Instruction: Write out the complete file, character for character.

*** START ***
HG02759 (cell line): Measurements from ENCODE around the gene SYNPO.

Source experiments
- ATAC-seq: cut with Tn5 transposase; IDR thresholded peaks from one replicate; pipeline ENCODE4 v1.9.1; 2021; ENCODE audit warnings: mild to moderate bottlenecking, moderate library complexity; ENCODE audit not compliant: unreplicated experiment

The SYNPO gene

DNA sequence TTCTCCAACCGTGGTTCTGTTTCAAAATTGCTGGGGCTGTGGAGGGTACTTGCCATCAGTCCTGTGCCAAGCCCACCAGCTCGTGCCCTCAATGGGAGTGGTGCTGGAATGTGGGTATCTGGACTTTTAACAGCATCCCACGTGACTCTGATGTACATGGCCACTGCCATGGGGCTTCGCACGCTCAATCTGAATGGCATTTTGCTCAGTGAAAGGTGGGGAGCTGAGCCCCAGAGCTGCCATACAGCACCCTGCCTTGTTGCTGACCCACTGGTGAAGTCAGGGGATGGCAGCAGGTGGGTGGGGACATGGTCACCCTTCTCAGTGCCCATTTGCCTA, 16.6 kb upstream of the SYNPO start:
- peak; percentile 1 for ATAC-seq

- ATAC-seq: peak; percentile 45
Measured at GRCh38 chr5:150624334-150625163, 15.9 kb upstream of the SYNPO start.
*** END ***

HG02759 (cell line): Measurements from ENCODE around the gene SYNPO.

Source experiments
- ATAC-seq: cut with Tn5 transposase; IDR thresholded peaks from one replicate; pipeline ENCODE4 v1.9.1; 2021; ENCODE audit warnings: mild to moderate bottlenecking, moderate library complexity; ENCODE audit not compliant: unreplicated experiment

The SYNPO gene

DNA sequence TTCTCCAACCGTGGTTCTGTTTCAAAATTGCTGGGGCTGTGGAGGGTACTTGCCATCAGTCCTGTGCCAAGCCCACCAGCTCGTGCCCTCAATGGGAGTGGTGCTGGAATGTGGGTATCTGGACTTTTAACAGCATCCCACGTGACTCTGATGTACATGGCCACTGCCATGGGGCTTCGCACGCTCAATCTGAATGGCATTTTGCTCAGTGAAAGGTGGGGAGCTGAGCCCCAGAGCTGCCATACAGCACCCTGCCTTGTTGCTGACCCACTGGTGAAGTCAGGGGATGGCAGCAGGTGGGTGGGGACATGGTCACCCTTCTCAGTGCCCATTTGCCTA, 16.6 kb upstream of the SYNPO start:
- peak; percentile 1 for ATAC-seq

- ATAC-seq: peak; percentile 45
Measured at GRCh38 chr5:150624334-150625163, 15.9 kb upstream of the SYNPO start.